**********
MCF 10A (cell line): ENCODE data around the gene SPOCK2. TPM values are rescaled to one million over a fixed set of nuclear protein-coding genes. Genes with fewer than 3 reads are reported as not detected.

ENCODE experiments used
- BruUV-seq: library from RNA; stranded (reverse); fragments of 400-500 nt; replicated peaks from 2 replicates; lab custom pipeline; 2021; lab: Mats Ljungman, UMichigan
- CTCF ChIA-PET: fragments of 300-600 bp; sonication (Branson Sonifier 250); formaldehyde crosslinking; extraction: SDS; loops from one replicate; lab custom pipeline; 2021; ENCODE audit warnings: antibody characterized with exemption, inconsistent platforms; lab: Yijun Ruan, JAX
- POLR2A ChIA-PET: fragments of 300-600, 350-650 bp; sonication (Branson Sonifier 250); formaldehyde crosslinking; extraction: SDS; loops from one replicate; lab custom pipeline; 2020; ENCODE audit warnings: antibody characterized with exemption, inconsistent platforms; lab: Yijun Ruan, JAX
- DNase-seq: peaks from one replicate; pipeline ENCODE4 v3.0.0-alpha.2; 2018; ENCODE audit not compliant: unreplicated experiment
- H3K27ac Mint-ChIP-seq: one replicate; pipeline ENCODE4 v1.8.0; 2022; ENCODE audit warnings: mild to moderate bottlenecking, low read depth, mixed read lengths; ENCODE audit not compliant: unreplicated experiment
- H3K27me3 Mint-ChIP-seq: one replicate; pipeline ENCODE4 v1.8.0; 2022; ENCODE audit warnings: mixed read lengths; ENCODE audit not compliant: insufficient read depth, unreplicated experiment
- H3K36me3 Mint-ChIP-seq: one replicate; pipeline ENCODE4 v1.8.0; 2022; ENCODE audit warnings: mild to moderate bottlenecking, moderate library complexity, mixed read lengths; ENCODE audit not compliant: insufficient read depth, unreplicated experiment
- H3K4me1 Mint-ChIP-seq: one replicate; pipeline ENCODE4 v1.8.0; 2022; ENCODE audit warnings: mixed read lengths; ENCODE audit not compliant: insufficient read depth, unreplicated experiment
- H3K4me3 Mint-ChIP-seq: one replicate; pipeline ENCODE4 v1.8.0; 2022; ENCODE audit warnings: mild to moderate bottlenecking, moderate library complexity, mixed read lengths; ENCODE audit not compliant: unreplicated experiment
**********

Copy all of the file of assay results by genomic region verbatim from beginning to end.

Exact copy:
MCF 10A (cell line): ENCODE data around the gene SPOCK2. TPM values are rescaled to one million over a fixed set of nuclear protein-coding genes. Genes with fewer than 3 reads are reported as not detected.

ENCODE experiments used
- BruUV-seq: library from RNA; stranded (reverse); fragments of 400-500 nt; replicated peaks from 2 replicates; lab custom pipeline; 2021; lab: Mats Ljungman, UMichigan
- CTCF ChIA-PET: fragments of 300-600 bp; sonication (Branson Sonifier 250); formaldehyde crosslinking; extraction: SDS; loops from one replicate; lab custom pipeline; 2021; ENCODE audit warnings: antibody characterized with exemption, inconsistent platforms; lab: Yijun Ruan, JAX
- POLR2A ChIA-PET: fragments of 300-600, 350-650 bp; sonication (Branson Sonifier 250); formaldehyde crosslinking; extraction: SDS; loops from one replicate; lab custom pipeline; 2020; ENCODE audit warnings: antibody characterized with exemption, inconsistent platforms; lab: Yijun Ruan, JAX
- DNase-seq: peaks from one replicate; pipeline ENCODE4 v3.0.0-alpha.2; 2018; ENCODE audit not compliant: unreplicated experiment
- H3K27ac Mint-ChIP-seq: one replicate; pipeline ENCODE4 v1.8.0; 2022; ENCODE audit warnings: mild to moderate bottlenecking, low read depth, mixed read lengths; ENCODE audit not compliant: unreplicated experiment
- H3K27me3 Mint-ChIP-seq: one replicate; pipeline ENCODE4 v1.8.0; 2022; ENCODE audit warnings: mixed read lengths; ENCODE audit not compliant: insufficient read depth, unreplicated experiment
- H3K36me3 Mint-ChIP-seq: one replicate; pipeline ENCODE4 v1.8.0; 2022; ENCODE audit warnings: mild to moderate bottlenecking, moderate library complexity, mixed read lengths; ENCODE audit not compliant: insufficient read depth, unreplicated experiment
- H3K4me1 Mint-ChIP-seq: one replicate; pipeline ENCODE4 v1.8.0; 2022; ENCODE audit warnings: mixed read lengths; ENCODE audit not compliant: insufficient read depth, unreplicated experiment
- H3K4me3 Mint-ChIP-seq: one replicate; pipeline ENCODE4 v1.8.0; 2022; ENCODE audit warnings: mild to moderate bottlenecking, moderate library complexity, mixed read lengths; ENCODE audit not compliant: unreplicated experiment